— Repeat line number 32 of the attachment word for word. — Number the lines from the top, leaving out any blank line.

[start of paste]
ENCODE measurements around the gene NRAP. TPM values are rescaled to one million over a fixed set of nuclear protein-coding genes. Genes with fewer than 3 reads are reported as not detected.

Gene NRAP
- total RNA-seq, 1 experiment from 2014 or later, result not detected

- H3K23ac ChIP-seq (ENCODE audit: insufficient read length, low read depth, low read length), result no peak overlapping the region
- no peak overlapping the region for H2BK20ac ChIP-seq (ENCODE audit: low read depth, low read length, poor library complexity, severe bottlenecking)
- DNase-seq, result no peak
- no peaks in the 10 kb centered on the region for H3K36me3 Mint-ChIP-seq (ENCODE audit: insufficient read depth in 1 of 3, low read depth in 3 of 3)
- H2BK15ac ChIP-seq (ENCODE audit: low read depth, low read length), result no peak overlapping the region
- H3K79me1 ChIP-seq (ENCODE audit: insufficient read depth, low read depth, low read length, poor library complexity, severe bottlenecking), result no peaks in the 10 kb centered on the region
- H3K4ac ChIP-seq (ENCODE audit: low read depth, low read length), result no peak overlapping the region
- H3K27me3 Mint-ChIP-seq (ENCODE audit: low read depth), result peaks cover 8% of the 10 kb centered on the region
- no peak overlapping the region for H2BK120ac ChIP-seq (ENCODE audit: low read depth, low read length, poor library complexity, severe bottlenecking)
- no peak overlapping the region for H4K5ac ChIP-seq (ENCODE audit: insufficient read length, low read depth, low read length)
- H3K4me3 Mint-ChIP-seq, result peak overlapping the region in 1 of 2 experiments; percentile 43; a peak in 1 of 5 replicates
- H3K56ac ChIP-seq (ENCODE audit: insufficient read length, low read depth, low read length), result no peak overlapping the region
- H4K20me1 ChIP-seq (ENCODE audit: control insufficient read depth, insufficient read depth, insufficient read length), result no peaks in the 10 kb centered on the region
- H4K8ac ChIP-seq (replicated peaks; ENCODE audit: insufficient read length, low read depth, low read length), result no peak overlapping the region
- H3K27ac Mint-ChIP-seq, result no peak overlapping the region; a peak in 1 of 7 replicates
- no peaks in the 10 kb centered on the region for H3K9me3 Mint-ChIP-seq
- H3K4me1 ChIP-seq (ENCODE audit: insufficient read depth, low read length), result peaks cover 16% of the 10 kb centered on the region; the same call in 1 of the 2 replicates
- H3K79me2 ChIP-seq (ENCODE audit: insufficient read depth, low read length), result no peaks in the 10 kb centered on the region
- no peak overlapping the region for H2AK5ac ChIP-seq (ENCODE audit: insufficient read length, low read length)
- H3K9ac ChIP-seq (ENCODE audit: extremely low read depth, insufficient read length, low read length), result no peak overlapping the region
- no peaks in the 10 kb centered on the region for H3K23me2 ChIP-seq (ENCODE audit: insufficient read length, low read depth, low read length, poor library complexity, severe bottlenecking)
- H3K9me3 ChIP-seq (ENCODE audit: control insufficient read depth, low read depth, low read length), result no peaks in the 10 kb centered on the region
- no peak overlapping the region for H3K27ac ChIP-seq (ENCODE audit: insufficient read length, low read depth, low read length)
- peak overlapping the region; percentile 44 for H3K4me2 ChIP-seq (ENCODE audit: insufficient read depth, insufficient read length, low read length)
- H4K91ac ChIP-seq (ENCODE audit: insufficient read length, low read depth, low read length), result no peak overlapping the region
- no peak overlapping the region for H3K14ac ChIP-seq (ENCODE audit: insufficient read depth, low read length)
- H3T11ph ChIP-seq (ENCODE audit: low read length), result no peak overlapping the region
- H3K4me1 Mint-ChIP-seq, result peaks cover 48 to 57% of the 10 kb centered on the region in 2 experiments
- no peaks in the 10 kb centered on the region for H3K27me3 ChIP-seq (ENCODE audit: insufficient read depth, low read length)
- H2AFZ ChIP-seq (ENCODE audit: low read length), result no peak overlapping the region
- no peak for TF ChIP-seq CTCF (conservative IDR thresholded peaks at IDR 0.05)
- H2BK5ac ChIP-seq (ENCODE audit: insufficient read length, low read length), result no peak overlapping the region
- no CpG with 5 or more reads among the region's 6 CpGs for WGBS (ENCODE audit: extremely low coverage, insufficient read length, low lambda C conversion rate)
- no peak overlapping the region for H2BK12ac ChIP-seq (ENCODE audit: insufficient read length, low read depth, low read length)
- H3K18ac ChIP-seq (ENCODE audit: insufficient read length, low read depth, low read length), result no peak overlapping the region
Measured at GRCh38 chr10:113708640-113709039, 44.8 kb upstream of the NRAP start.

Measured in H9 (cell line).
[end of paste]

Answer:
- no peaks in the 10 kb centered on the region for H3K27me3 ChIP-seq (ENCODE audit: insufficient read depth, low read length)